The way of doing business has changed in the same span of time the market has fallen. We may be gaining jobs, but it doesn’t necessarily translate to “less competition”, as one might believe. People who assume they will “get back to normal” may be completely out of touch with the new skills required to do their old jobs, or similar jobs, making them less competitive than they are now. The newly trained may also find themselves at the back of the line if they are not currently interning or actively planning their move back into the workplace through networking and research.
In the past many months, as I see money invested in retraining, I am not seeing a decline in competition for the “good” jobs. It appears to me that the number of people missing the experience and practical skills needed to be competitive for the good jobs is staying the same as it was in the middle of the recession. In contrast, those people who took jobs more closely related to their experience, or jobs in lower positions, but in line with what they aspire to do with the intent of growing, are already positioned to get fully back on their feet. People with new skills in a new industry or job function, without prior experience, will often be viewed as having an “entry level” skill set. They may also be faced with the contradiction of appearing “over qualified” due the person’s apparent age and number of years of employment. Unless a dedicated plan is put in place to connect a person to their target roles/companies during the time they are retraining, it is very likely they will be in the same position as they were prior to the retraining.
For those of you who are still struggling to get on track, here are some tips for getting started:
1. Research - Find out what industries are growing, what companies are hiring, and what skills are needed. Investigate work options that may allow you to enter your field in a lower/different position than what your goal is. Learn who you need to know to get a foot in the door in your target organizations and how you can meet them. Identify the contacts you have that can be of assistance in making introductions. Note: this needs to be happening long before you actually discover a position you want to apply for.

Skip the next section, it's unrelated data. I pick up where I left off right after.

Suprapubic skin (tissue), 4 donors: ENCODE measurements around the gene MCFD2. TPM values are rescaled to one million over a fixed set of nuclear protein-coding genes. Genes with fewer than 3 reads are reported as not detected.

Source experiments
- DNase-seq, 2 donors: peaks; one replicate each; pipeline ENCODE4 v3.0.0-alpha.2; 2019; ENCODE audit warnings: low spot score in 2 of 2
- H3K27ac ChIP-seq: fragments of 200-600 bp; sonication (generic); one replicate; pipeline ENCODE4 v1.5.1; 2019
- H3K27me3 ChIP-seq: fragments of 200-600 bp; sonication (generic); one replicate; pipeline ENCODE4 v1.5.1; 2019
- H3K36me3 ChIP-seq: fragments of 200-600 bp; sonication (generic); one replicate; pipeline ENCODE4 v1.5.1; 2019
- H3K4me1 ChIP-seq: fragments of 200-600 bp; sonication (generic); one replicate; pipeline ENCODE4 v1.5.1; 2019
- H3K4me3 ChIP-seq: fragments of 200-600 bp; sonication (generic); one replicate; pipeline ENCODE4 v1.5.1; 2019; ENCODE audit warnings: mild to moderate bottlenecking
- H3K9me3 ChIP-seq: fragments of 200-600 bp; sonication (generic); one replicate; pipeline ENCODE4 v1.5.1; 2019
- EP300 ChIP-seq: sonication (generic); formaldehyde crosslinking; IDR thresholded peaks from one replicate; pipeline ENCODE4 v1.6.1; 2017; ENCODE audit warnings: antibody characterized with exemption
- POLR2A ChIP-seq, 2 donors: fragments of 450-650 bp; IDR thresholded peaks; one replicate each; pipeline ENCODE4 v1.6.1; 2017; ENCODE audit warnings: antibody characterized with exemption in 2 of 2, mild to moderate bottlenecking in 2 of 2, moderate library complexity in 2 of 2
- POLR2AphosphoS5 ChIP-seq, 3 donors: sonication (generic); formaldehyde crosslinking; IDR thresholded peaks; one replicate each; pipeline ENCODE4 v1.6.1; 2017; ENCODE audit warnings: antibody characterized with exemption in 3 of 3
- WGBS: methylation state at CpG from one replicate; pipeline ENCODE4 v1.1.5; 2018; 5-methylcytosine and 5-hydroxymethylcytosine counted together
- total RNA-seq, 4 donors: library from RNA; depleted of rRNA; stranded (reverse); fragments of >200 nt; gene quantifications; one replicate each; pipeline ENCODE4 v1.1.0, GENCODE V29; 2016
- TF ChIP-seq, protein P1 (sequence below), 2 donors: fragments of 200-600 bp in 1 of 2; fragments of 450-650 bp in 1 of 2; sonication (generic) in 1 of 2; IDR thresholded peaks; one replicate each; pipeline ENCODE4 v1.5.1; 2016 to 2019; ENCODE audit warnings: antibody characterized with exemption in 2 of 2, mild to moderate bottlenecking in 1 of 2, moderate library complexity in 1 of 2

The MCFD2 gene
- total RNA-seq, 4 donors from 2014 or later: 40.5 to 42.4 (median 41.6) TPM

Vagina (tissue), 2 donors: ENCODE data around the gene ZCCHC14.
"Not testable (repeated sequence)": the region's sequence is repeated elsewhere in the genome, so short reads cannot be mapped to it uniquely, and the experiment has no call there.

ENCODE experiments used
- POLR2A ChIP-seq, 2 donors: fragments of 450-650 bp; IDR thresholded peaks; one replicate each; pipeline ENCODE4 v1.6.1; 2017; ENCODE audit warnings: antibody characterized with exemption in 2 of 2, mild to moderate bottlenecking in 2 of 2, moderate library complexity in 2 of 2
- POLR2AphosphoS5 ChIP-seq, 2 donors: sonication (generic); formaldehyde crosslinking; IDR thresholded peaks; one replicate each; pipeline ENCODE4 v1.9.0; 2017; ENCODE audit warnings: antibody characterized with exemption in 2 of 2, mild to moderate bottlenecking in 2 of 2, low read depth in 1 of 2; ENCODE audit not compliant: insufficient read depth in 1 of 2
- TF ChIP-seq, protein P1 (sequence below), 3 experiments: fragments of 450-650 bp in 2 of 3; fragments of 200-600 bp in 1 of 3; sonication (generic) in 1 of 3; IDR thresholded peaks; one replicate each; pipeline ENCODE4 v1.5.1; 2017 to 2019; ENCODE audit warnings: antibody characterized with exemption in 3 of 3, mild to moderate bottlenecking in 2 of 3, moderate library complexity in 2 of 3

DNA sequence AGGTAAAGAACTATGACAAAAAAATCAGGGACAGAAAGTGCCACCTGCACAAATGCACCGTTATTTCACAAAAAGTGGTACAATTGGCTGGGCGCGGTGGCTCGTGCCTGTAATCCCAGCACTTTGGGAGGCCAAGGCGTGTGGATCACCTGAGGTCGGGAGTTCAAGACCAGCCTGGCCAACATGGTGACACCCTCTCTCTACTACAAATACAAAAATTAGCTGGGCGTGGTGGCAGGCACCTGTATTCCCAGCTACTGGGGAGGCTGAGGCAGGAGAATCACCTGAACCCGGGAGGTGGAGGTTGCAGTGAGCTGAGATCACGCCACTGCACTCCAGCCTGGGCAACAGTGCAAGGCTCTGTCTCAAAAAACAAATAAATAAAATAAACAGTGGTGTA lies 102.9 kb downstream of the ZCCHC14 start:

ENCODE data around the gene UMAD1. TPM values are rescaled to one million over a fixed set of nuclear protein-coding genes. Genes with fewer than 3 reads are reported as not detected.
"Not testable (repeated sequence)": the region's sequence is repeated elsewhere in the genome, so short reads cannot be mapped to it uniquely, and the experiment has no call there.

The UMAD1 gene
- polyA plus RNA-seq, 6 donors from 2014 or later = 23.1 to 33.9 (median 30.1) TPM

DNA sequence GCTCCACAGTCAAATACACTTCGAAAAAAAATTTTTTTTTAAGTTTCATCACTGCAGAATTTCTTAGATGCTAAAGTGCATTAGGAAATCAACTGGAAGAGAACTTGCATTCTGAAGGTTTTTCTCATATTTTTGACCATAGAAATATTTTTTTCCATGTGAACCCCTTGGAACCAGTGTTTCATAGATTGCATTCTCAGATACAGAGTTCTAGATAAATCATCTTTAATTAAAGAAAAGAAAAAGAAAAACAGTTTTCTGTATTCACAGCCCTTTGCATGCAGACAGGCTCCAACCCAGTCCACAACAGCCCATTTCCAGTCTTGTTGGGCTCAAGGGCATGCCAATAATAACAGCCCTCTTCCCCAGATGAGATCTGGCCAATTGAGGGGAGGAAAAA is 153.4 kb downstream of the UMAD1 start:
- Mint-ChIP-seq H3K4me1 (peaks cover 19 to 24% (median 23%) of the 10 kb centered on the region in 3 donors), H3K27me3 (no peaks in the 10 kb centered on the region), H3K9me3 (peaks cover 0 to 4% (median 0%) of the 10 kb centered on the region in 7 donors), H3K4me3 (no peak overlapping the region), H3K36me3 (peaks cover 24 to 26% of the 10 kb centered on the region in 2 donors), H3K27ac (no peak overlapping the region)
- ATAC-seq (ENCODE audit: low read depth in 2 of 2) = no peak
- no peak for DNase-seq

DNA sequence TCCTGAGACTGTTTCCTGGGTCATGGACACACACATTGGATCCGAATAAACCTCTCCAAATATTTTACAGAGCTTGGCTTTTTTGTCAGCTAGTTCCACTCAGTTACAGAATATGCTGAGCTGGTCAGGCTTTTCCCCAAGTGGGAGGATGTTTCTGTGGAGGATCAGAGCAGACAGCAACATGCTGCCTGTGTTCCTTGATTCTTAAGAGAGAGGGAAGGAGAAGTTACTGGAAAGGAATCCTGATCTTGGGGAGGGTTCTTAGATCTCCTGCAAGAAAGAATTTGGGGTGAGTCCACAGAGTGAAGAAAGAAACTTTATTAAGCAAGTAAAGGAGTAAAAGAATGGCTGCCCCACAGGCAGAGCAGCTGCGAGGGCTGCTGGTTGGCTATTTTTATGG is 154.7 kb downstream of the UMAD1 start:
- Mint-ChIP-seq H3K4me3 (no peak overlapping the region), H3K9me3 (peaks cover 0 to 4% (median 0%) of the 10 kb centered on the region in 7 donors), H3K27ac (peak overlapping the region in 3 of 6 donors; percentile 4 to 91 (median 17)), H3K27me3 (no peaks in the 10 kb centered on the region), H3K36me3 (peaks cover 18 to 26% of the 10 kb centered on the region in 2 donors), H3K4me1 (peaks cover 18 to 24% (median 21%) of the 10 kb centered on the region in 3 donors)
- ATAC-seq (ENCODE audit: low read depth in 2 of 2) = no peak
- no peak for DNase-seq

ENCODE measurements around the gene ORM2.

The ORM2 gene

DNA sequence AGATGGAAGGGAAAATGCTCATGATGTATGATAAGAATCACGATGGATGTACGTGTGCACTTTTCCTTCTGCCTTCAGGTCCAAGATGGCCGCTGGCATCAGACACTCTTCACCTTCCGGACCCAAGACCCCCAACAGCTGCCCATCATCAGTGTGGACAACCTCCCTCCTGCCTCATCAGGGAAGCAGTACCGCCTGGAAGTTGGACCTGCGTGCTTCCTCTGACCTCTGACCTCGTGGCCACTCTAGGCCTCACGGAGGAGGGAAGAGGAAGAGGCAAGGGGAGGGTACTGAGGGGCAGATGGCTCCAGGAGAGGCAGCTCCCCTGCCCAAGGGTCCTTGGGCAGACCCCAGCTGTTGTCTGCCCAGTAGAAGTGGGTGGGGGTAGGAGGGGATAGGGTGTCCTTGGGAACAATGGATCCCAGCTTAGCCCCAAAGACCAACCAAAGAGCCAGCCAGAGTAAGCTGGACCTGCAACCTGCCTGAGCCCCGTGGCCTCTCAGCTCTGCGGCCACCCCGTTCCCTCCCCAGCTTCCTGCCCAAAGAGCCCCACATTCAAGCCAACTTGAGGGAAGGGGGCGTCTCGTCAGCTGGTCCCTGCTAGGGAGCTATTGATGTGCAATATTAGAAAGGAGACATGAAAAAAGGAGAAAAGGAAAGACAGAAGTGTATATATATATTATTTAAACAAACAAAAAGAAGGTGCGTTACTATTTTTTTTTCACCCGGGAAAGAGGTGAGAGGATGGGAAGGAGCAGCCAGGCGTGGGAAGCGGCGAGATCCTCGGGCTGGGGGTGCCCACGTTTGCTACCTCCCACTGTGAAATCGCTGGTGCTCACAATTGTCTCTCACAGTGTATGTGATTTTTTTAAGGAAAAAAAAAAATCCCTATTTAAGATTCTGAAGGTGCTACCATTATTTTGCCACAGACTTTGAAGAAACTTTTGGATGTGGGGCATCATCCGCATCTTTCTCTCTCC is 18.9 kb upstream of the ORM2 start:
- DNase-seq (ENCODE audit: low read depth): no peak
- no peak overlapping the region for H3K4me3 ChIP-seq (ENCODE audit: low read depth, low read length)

2. Assess your status - Learn how far off you are from being competitive in your chosen field or role. Identify what you already have (skills, experience, connections) and what you need to have to be competitive, and chose the path that will most likely lead you to employment in your field. If you are currently working in an unrelated job, identify what you can take away from the experience to add to your value in your chosen field.
3. Plan a course of action - If you are unemployed or underemployed and there is no value to be gained by staying where you are, then it is time to take action to get on the right path. Develop a plan with measurable goals, objectives and timelines for getting you where you want to be. Be realistic about the amount of time it will take to accomplish each objective, and set realistic time frames for larger goals.
4. Develop your network- See #1. Your network needs to be developed before you spot specific positions you are interested in pursuing. By showing genuine interest in advance, developing relationships and forming trusting bonds before you need them, you are much more likely to be referred and highly considered for roles that might be a stretch if you remain an unknown.
5. Don’t give up- Sometimes it is hard to see the forest through the trees. Progression towards a “Plan A” job may not be fast or easily visible. It takes persistence, patience and flexibility. I can assure you that if you stay focused, dedicate the necessary time to work your plan and adjust your goals as needed to respond to market changes, you can find meaningful and satisfying work in spite of a slow economy.
If you are currently under employed and moving towards your target role, please briefly share your thoughts about why you have chosen the path you are on or your strategy for getting where you want to be.